July 7, 2011
The Value of Ownership
We are all owners in the business and think of our employment at the company as a two-way street
We give stock options to every employee, and we regularly give additional grants to employees as well, as their initial grants vest, as they get promoted into more senior roles, and as they earn them through outstanding performance. But beyond giving those grants out, we regularly remind people that they are part owners of the business, and we encourage them to act that way. Among other mechanisms for this is an award we allow employees to give out to one another (through a regular mechanism we have for this, which I’ve written about in the past here), the Think Like an Owner award.
One great example of how this value appears in the workplace is that, more often than not, our people think about how to invest money rather than how to spend it. I wish this happened 100% of the time, and we’re working towards that, but for the most part, people here don’t talk about things like “budget,” “headcount,” and “spend” the way they do at other companies.
Another example is around the “two-way street” concept written into the value statement. We trust our employees to make every effort to do right by the company, and we make every effort to right by employees in return. Among other things, we don’t have a formal vacation policy. People are encouraged to take as much vacation as they can, at least 3-4 weeks per year. We track the days just to make sure people are in fact taking time off, but we don’t have a limit, and we also don’t let people accumulate compensation if they don’t take the time off. We decided at some point – we don’t count how many hours people work, why should we count the hours they don’t? We trust that people will get their jobs done, and if they don’t, they will suffer other consequences. The result of this policy is that people are basically taking the same amount of vacation time they took before, maybe slightly more, but they are liberated from fretting over their time if they want or need extra days or half days here or there.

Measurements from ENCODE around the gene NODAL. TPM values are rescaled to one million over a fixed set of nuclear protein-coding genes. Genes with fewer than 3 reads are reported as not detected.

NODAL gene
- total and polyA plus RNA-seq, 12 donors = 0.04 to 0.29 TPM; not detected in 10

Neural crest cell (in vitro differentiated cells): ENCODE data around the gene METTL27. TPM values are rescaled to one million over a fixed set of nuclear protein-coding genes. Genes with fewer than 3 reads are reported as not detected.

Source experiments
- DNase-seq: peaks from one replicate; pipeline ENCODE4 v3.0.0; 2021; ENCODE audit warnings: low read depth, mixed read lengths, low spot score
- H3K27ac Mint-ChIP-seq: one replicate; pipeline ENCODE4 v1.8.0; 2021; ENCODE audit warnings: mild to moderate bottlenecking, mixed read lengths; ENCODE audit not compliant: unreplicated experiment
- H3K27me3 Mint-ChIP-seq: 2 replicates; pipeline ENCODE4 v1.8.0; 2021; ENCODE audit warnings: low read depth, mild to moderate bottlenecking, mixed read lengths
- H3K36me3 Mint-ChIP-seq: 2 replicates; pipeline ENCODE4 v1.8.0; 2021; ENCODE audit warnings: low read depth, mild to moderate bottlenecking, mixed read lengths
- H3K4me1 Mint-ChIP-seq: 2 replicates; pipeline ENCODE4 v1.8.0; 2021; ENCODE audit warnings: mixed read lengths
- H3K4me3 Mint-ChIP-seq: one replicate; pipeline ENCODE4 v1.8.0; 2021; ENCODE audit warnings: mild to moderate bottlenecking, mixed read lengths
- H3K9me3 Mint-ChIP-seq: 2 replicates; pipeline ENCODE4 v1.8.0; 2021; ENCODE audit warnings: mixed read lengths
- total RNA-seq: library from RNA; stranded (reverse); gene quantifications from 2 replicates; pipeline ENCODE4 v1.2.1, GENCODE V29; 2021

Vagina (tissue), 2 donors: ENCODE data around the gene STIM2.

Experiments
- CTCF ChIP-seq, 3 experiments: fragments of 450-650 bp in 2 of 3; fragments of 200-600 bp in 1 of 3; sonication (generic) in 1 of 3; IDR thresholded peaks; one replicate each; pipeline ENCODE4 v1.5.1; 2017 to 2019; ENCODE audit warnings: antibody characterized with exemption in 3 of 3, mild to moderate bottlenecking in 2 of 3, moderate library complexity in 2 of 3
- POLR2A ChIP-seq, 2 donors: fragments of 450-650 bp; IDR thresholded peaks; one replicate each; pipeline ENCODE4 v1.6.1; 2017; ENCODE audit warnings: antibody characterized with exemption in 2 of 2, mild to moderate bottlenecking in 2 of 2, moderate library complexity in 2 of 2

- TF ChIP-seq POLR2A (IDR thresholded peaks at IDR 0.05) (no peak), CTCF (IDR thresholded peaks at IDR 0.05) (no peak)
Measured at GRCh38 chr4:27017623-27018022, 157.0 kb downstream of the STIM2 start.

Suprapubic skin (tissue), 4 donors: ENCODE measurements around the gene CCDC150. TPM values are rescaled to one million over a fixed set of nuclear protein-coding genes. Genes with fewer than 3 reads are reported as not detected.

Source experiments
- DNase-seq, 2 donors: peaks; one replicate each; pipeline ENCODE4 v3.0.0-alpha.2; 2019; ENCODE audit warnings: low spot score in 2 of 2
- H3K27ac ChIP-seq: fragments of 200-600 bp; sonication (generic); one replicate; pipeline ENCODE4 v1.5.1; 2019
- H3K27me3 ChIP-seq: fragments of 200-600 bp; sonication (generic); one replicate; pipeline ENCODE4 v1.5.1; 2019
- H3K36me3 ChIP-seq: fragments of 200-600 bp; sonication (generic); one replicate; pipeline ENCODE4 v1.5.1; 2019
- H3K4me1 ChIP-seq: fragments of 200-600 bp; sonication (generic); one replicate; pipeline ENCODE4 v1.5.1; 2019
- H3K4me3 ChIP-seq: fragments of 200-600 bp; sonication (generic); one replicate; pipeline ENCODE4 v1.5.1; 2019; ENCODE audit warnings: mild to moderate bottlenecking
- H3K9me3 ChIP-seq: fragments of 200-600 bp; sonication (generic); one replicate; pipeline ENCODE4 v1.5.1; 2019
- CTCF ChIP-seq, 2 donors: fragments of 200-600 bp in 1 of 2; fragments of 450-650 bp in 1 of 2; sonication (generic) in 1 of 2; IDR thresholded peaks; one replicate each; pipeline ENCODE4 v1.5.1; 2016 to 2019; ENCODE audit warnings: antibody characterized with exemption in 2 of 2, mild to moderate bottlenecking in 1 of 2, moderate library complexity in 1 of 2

Two other examples are things we started more recently. One is called OTB Day, which stands for “On The Business.” Having a full day set aside each month that is meeting-free and travel-free is a way of carving time out for people to take a step back from their day-to-day jobs of working IN the business so every single employee can spend a relatively distraction-free day being thoughtful about working ON the business and figuring out how we can reinvent and reimagine things as opposed to just doing them. The other is the concept of a Hack-a-thon. A lot has been written about this topic on lots of other blogs, but fundamentally, this is about trusting that our whole employee population (these are open to everyone, not just engineers) can figure out how to spend two days’ time wisely working on “outside” projects.
The dividends just keep accumulating as we get larger and as the culture of ownership becomes more and more ingrained. How owner-like do your employees feel about your company?